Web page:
I have no guilt at all about N's displacement as the single sun of a parental solar system. He was given the very most solid of foundations for security, and that he had to learn to cope with a somewhat less ego-stroking adolescence was a long-term benefit. So I maintain.
These ruminations led me to wonder what ever become of my lost boys, nearly 10 years gone now. I don't know. Sometimes I allow myself to approach this subject, and if I come too near, well, reefs and shoals and jagged rocks, and wild wind and seas that remain utterly indifferent to tears. Sometimes I wonder what I would do, if I saw any of them, say, in the mall. But I don't go much to malls. I expect I would just watch for a few moments, then turn away and leave, having said nothing. I might then find my car and sit in it, and weep until I could not breathe.
But maybe I'd feel nothing at all. That's also how I am. Or maybe I'd say hello, although not "hello" -- rather, "Joe." I'd say, "Joe," and smile in a quiet way, still, sociable but barely breathing. The fantasy doesn't go further than this. Small talk, I'd guess. He'd be 23 now. Maybe he has a job. Maybe he finished school. Maybe he's still alive, and prospering -- my love and dedication having taken hold, flourished, undone the evil and corruption of his earliest years. Perhaps the years were redeemed, reclaimed from futility.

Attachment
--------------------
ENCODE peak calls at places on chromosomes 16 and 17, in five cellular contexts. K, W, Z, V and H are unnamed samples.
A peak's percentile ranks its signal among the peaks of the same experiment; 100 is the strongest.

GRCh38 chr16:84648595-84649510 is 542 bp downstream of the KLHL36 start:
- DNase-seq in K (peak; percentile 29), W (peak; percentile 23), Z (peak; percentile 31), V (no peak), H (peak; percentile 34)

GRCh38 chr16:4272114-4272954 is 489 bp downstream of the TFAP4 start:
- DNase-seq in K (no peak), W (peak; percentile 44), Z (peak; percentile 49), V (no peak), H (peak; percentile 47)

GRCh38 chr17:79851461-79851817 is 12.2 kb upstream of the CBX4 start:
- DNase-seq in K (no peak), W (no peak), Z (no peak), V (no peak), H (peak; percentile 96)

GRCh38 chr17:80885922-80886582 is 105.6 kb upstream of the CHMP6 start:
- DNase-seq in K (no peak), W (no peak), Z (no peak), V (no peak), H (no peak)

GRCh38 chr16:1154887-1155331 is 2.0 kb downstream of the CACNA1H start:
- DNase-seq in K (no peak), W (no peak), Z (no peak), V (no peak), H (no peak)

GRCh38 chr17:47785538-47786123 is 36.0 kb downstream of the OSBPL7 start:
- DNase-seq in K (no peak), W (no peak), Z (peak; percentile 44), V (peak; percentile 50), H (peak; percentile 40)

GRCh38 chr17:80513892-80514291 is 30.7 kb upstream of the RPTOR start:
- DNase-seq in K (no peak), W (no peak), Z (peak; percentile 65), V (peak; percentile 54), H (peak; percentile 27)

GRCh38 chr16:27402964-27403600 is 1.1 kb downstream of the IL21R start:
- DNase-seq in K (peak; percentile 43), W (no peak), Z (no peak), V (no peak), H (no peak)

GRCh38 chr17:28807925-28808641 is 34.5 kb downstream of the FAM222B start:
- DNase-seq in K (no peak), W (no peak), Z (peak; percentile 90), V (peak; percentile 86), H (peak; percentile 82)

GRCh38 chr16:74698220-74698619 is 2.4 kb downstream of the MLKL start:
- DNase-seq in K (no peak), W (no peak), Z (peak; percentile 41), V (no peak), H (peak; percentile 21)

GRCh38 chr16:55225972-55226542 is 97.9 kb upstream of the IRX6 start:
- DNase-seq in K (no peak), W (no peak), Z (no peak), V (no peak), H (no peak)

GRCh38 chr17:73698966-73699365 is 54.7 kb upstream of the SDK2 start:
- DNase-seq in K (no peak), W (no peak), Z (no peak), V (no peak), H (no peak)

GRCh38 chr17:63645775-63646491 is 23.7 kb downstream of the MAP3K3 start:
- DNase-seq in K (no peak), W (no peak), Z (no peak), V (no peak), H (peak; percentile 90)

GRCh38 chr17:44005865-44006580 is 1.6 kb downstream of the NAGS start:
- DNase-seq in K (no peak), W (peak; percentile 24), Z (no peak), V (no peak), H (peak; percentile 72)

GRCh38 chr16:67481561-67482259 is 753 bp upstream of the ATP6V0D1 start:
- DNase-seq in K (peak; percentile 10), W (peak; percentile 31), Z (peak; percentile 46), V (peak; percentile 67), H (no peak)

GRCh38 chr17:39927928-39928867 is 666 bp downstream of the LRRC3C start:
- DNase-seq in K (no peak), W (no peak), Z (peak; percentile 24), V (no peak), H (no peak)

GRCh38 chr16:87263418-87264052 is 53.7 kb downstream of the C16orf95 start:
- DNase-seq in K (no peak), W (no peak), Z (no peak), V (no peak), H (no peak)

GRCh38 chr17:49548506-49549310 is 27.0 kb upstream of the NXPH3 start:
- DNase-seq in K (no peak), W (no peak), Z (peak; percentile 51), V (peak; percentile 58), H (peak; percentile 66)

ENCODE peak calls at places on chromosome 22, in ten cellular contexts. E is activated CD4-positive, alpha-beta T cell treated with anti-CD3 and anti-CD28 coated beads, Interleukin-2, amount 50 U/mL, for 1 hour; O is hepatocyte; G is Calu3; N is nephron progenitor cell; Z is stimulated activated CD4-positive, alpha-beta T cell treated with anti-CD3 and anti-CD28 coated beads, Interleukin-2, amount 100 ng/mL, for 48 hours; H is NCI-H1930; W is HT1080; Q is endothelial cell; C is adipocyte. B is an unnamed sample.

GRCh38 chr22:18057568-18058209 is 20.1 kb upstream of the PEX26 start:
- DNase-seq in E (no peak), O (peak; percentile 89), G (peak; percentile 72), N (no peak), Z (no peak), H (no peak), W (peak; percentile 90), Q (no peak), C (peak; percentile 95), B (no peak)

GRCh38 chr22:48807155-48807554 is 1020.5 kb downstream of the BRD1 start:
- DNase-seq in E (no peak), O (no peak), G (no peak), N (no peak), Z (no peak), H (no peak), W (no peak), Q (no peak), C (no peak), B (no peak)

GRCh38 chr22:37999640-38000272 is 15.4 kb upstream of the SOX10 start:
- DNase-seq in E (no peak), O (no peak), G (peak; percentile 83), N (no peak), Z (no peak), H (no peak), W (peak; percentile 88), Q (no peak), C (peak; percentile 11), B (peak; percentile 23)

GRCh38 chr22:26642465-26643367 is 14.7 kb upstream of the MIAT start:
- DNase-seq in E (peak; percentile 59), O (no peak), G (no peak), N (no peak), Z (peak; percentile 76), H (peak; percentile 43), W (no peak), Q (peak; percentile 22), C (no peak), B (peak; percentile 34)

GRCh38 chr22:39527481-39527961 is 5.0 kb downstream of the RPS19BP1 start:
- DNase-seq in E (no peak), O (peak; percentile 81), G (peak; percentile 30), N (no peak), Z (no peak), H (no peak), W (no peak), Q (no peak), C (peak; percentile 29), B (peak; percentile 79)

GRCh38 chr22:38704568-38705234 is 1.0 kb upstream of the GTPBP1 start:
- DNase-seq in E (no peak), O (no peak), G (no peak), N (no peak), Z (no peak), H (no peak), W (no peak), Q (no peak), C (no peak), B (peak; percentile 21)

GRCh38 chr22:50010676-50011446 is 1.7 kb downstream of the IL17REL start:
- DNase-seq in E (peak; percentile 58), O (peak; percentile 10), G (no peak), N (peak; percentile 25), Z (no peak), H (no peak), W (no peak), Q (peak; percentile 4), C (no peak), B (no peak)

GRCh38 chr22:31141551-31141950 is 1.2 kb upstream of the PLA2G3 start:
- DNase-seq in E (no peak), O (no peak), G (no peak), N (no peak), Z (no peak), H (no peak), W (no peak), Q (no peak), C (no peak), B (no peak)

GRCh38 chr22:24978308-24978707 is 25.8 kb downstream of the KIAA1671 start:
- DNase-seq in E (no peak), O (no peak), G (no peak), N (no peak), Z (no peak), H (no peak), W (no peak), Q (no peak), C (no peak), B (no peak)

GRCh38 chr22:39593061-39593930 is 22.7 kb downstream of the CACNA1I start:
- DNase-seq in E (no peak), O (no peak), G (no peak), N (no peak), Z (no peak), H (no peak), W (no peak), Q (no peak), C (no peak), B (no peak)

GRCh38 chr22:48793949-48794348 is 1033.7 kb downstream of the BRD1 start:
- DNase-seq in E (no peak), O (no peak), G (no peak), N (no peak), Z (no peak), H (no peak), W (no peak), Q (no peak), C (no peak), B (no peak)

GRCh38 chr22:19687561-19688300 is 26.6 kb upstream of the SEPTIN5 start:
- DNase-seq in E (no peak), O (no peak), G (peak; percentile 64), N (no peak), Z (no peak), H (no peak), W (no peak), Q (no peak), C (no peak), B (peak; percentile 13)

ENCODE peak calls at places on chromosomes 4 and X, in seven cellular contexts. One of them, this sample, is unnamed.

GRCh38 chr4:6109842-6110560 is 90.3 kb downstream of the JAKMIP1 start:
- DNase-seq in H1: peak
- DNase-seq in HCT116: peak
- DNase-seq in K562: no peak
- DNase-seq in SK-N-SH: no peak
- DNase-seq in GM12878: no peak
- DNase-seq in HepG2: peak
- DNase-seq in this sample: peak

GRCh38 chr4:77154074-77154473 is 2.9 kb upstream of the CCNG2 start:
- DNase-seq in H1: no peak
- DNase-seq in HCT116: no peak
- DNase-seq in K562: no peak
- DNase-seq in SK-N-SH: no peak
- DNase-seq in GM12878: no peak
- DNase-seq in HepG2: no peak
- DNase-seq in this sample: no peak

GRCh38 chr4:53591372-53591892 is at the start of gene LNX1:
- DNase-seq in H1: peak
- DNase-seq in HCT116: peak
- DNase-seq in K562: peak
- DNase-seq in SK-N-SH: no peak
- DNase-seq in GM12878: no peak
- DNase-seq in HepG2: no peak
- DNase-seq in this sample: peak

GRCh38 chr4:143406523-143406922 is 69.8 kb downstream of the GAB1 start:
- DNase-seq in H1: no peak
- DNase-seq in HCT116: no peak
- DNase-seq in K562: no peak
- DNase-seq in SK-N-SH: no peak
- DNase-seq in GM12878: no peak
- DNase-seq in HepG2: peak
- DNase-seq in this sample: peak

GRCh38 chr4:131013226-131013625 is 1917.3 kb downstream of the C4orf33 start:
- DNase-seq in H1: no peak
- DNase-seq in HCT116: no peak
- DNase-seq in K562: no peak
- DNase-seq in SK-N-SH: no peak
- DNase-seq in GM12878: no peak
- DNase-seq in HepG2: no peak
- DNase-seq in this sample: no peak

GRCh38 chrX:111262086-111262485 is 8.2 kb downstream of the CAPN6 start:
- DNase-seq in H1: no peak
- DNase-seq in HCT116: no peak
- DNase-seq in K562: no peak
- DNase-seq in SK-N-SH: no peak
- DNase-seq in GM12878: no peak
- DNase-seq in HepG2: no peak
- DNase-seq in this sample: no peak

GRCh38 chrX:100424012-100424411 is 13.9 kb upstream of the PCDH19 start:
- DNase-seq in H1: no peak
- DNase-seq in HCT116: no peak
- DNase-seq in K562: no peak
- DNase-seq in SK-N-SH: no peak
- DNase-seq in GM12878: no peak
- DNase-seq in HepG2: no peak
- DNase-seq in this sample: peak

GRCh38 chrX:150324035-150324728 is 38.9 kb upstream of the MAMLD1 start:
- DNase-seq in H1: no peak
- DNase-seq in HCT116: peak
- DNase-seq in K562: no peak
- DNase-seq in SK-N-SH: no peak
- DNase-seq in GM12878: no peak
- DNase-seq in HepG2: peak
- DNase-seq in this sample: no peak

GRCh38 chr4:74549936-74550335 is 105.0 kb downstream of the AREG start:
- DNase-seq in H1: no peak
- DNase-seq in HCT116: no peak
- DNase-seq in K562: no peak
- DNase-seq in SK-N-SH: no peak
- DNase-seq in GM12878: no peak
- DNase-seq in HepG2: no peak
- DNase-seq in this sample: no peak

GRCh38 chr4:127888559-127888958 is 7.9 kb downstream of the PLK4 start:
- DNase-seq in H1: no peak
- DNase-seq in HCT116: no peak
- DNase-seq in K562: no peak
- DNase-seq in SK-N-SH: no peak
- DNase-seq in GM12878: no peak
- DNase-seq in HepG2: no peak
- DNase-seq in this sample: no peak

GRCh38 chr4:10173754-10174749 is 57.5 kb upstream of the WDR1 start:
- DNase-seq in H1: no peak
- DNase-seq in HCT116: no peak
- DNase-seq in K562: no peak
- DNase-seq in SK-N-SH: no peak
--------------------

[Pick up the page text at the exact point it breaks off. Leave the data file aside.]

Or Jason, the betrayer, 27, father perhaps of 2, perhaps more by now, perhaps none, what with all the choices available to prospective parents. Nothing much to say. Coward, liar, Judas, that I loved.
Then I thought that it would be my son, N, who would see them, one of them, at the mall. Seems more likely. And whatever that exchange would be, if any, my expectation is that N would not tell me about it. "Hey dad, you know who I saw at the mall the other day? Joey." Something I never expect to hear, for all that the encounter might happen.
I don't understand life, its point. I don't understand how people enter into life, our lives, and leave from it, returning or not as chance may have it. I don't understand love, I don't know the purpose of suffering, I don't see how anyone finds the courage to risk the inevitable load of grief that towers over us waiting for some tremor that it may fall. I know that the purpose of life is not to understand it, but to live it, submerged and swept about by the mechanical rhythms of its currents. That's what life is, to me. Submission. It seems pointless.
Oh, pardon me. I got distracted there for a moment. Brooding about disappointments and deceptions and expectations that experience continues to prove unreasonable.
God, who is so great, and has such a small still voice, has patience that surpasses the span of our lives. This is a bad thing. Time runs out for us, and God is still waiting.
It's ironic. We have to be patient with God. Well. Maybe we'll run into him in the mall. Maybe he'll say hello. "Jack."